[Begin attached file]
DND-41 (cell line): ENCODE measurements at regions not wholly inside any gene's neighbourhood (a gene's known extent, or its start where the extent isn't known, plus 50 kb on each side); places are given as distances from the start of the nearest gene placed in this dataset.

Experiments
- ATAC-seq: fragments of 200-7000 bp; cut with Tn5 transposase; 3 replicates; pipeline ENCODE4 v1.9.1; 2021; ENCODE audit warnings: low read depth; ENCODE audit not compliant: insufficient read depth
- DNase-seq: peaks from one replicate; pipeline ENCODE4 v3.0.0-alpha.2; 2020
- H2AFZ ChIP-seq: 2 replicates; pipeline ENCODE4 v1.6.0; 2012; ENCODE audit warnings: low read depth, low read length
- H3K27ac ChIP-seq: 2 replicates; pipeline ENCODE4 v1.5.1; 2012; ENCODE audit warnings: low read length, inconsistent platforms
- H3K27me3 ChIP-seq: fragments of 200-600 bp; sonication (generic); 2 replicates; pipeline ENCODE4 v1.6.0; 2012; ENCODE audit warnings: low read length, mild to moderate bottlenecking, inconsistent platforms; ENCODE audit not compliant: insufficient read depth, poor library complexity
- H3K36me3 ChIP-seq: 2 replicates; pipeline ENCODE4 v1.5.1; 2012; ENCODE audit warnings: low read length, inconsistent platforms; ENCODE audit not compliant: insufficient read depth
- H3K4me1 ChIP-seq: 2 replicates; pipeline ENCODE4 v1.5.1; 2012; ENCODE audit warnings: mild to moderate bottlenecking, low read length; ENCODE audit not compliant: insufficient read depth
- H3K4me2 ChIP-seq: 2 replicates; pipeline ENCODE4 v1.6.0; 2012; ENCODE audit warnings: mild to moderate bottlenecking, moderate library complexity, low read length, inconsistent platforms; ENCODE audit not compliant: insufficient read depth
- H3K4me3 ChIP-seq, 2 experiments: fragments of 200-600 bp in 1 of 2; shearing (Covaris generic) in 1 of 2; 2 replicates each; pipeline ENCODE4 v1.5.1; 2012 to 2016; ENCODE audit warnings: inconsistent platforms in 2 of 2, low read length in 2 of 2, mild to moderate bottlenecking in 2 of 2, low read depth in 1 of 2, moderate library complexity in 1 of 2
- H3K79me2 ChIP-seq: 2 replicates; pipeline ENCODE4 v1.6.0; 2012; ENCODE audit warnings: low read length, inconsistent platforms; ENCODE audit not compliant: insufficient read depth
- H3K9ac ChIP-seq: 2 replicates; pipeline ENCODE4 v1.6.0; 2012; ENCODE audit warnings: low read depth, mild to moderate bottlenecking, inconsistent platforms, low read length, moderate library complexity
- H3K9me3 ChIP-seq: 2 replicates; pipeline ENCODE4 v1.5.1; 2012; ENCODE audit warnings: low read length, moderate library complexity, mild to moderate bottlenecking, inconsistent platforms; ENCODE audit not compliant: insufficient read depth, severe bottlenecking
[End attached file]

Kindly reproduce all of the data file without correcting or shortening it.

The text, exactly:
DND-41 (cell line): ENCODE measurements at regions not wholly inside any gene's neighbourhood (a gene's known extent, or its start where the extent isn't known, plus 50 kb on each side); places are given as distances from the start of the nearest gene placed in this dataset.

Experiments
- ATAC-seq: fragments of 200-7000 bp; cut with Tn5 transposase; 3 replicates; pipeline ENCODE4 v1.9.1; 2021; ENCODE audit warnings: low read depth; ENCODE audit not compliant: insufficient read depth
- DNase-seq: peaks from one replicate; pipeline ENCODE4 v3.0.0-alpha.2; 2020
- H2AFZ ChIP-seq: 2 replicates; pipeline ENCODE4 v1.6.0; 2012; ENCODE audit warnings: low read depth, low read length
- H3K27ac ChIP-seq: 2 replicates; pipeline ENCODE4 v1.5.1; 2012; ENCODE audit warnings: low read length, inconsistent platforms
- H3K27me3 ChIP-seq: fragments of 200-600 bp; sonication (generic); 2 replicates; pipeline ENCODE4 v1.6.0; 2012; ENCODE audit warnings: low read length, mild to moderate bottlenecking, inconsistent platforms; ENCODE audit not compliant: insufficient read depth, poor library complexity
- H3K36me3 ChIP-seq: 2 replicates; pipeline ENCODE4 v1.5.1; 2012; ENCODE audit warnings: low read length, inconsistent platforms; ENCODE audit not compliant: insufficient read depth
- H3K4me1 ChIP-seq: 2 replicates; pipeline ENCODE4 v1.5.1; 2012; ENCODE audit warnings: mild to moderate bottlenecking, low read length; ENCODE audit not compliant: insufficient read depth
- H3K4me2 ChIP-seq: 2 replicates; pipeline ENCODE4 v1.6.0; 2012; ENCODE audit warnings: mild to moderate bottlenecking, moderate library complexity, low read length, inconsistent platforms; ENCODE audit not compliant: insufficient read depth
- H3K4me3 ChIP-seq, 2 experiments: fragments of 200-600 bp in 1 of 2; shearing (Covaris generic) in 1 of 2; 2 replicates each; pipeline ENCODE4 v1.5.1; 2012 to 2016; ENCODE audit warnings: inconsistent platforms in 2 of 2, low read length in 2 of 2, mild to moderate bottlenecking in 2 of 2, low read depth in 1 of 2, moderate library complexity in 1 of 2
- H3K79me2 ChIP-seq: 2 replicates; pipeline ENCODE4 v1.6.0; 2012; ENCODE audit warnings: low read length, inconsistent platforms; ENCODE audit not compliant: insufficient read depth
- H3K9ac ChIP-seq: 2 replicates; pipeline ENCODE4 v1.6.0; 2012; ENCODE audit warnings: low read depth, mild to moderate bottlenecking, inconsistent platforms, low read length, moderate library complexity
- H3K9me3 ChIP-seq: 2 replicates; pipeline ENCODE4 v1.5.1; 2012; ENCODE audit warnings: low read length, moderate library complexity, mild to moderate bottlenecking, inconsistent platforms; ENCODE audit not compliant: insufficient read depth, severe bottlenecking